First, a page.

Limitations of the current work include using ready-to-use DIY additives dissolved in PG (eg, sucralose) or containing unidentified chemicals (eg, essential oil). The data only represent 10 puffs, and more puffs or chronic use may reveal further toxicant emissions. Additionally, after a wider flavour ban is implemented, more ‘novice’ DIY users may start making liquids with additive concentrations that exceed those assessed in this study. It may be worth considering more ‘extreme’ scenarios in the future.


E-cigarette users vaping e-liquids with DIY concentrates or menthol/tobacco flavours mixed with DIY additives may be exposed to the same or greater levels of toxicants as from the ‘to-be banned’ commercial flavoured e-liquids. If ‘open-system’ devices remain on the market allowing users to add DIY e-liquids to their e-cigarettes, regulators should consider how DIY behaviours could undermine the impact of any potential flavour ban.

Data availability statement

Data related to the concept mapping and carbonyl and phenol emissions are available upon request.

Ethics statements

Patient consent for publication



  • Twitter @aal_najat

  • Contributors AE-H, ES, RS, REH and ST conceived of the study idea and study design. RS, REH, MD, ME-K, OA and AY conducted the experimental work. AE-H and ES wrote the first and final version of the manuscript. All authors revised the manuscript and approved its final version.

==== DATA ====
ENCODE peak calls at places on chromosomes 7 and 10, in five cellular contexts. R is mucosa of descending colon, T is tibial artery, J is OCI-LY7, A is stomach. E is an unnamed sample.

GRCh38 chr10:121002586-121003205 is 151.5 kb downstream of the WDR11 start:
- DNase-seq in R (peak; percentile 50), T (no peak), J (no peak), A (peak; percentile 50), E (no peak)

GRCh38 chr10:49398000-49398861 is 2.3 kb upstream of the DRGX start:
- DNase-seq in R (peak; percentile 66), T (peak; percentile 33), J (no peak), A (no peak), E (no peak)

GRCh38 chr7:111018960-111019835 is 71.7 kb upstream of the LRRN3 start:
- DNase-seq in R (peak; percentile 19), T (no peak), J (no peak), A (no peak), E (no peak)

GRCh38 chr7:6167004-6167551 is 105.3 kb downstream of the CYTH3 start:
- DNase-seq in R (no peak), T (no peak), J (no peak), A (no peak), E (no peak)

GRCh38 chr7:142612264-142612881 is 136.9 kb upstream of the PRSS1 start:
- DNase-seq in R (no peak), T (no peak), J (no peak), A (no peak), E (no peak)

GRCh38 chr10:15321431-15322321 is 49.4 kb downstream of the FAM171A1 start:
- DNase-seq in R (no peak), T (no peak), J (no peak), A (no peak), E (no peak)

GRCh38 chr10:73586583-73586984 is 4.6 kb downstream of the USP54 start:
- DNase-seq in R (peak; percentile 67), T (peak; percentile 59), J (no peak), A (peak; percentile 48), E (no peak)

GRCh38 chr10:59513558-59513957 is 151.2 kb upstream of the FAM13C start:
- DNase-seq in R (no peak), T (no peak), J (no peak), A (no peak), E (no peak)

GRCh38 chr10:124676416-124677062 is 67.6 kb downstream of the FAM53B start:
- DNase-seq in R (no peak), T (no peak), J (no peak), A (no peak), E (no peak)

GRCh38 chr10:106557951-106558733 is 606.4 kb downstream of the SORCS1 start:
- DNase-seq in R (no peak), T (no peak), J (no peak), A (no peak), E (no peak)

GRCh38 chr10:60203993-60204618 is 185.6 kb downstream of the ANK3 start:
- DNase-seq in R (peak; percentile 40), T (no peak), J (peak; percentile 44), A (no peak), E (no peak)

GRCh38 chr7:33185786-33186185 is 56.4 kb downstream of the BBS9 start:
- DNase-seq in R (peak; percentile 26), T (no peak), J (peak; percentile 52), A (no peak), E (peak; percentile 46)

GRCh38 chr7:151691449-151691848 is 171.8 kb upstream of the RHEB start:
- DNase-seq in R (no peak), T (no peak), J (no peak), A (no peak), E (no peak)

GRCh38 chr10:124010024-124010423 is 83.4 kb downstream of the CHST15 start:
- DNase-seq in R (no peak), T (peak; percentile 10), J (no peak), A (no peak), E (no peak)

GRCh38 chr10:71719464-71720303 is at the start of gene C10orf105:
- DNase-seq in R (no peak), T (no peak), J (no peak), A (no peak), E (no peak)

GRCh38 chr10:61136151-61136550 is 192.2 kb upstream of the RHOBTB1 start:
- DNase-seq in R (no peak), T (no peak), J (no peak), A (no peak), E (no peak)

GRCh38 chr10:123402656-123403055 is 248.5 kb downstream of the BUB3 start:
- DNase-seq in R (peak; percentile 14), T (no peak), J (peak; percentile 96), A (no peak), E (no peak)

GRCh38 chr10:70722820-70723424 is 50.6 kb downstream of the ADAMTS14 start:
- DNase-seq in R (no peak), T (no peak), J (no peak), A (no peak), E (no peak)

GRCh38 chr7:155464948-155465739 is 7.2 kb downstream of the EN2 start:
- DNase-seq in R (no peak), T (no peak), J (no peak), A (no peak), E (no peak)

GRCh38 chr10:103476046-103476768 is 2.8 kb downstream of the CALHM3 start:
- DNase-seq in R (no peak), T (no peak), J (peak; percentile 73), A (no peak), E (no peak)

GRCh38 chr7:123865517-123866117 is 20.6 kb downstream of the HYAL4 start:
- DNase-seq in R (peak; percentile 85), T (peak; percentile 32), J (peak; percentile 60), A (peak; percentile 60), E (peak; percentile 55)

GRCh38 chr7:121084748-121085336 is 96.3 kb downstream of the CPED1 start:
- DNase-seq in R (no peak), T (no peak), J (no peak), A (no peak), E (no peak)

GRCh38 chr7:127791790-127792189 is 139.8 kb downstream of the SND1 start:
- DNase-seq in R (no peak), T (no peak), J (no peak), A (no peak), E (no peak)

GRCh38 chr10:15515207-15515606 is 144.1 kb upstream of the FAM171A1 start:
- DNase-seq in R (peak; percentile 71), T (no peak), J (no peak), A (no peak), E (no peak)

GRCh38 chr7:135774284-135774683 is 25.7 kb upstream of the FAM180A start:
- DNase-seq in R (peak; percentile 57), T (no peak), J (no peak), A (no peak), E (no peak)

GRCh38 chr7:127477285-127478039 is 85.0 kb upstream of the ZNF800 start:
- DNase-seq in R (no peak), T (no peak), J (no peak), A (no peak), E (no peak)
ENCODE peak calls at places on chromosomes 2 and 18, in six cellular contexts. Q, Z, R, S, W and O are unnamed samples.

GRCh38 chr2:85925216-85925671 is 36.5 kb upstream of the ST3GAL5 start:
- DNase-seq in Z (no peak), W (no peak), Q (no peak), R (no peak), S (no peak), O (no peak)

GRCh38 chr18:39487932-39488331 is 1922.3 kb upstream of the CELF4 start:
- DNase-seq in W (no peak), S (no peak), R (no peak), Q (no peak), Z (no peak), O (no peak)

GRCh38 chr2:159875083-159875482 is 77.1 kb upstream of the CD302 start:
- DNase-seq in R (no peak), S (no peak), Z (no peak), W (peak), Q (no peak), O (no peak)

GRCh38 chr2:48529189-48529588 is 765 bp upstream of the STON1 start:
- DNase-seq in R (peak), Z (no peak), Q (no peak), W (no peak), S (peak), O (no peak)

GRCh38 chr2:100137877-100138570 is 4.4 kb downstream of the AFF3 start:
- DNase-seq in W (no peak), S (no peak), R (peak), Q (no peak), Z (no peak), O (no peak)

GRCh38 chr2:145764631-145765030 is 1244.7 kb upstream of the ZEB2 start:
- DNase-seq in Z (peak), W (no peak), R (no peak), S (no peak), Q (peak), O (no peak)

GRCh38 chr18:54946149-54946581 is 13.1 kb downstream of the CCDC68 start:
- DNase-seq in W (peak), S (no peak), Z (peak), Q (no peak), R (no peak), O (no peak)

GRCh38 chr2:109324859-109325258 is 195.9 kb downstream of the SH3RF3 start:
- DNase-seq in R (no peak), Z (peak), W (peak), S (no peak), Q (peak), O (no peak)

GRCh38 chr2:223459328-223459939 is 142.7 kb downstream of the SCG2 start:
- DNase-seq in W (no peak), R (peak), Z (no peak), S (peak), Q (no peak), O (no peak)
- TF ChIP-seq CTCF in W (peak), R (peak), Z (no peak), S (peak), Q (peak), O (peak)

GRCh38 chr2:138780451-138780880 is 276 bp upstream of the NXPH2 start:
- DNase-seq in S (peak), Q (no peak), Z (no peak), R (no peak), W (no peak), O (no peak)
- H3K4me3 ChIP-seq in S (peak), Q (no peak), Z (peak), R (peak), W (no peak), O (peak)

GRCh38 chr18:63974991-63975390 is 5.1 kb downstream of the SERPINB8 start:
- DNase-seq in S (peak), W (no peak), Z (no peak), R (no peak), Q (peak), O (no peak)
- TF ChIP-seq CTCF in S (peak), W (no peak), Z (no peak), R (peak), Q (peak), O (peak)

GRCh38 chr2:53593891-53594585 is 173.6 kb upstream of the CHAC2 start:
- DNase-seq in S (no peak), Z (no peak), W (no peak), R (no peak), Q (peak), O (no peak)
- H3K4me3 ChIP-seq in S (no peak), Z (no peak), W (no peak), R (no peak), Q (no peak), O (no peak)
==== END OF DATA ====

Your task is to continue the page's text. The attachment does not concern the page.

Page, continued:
• Funding This research was supported by a pilot project award (grant number U54CA229974) from the National Cancer Institute of the National Institutes of Health (NIH) and the Center for Tobacco Products (CTP) of the US Food and Drug Administration (FDA) and by a grant (U54DA036105) from the National Institute on Drug Abuse of the NIH and the CTP of the FDA. The content is solely the responsibility of the authors and does not necessarily represent the official views of the NIH or the FDA.

  • Competing interests AS is a paid consultant in litigation against the tobacco and e-cigarette industry and is named on one patent for a device that measures the puffing behaviour of e-cigarette users and another patent application for a smoking cessation intervention.

  • Provenance and peer review Not commissioned; externally peer reviewed.

  • Supplemental material This content has been supplied by the author(s). It has not been vetted by BMJ Publishing Group Limited (BMJ) and may not have been peer-reviewed. Any opinions or recommendations discussed are solely those of the author(s) and are not endorsed by BMJ. BMJ disclaims all liability and responsibility arising from any reliance placed on the content. Where the content includes any translated material, BMJ does not warrant the accuracy and reliability of the translations (including but not limited to local regulations, clinical guidelines, terminology, drug names and drug dosages), and is not responsible for any error and/or omissions arising from translation and adaptation or otherwise.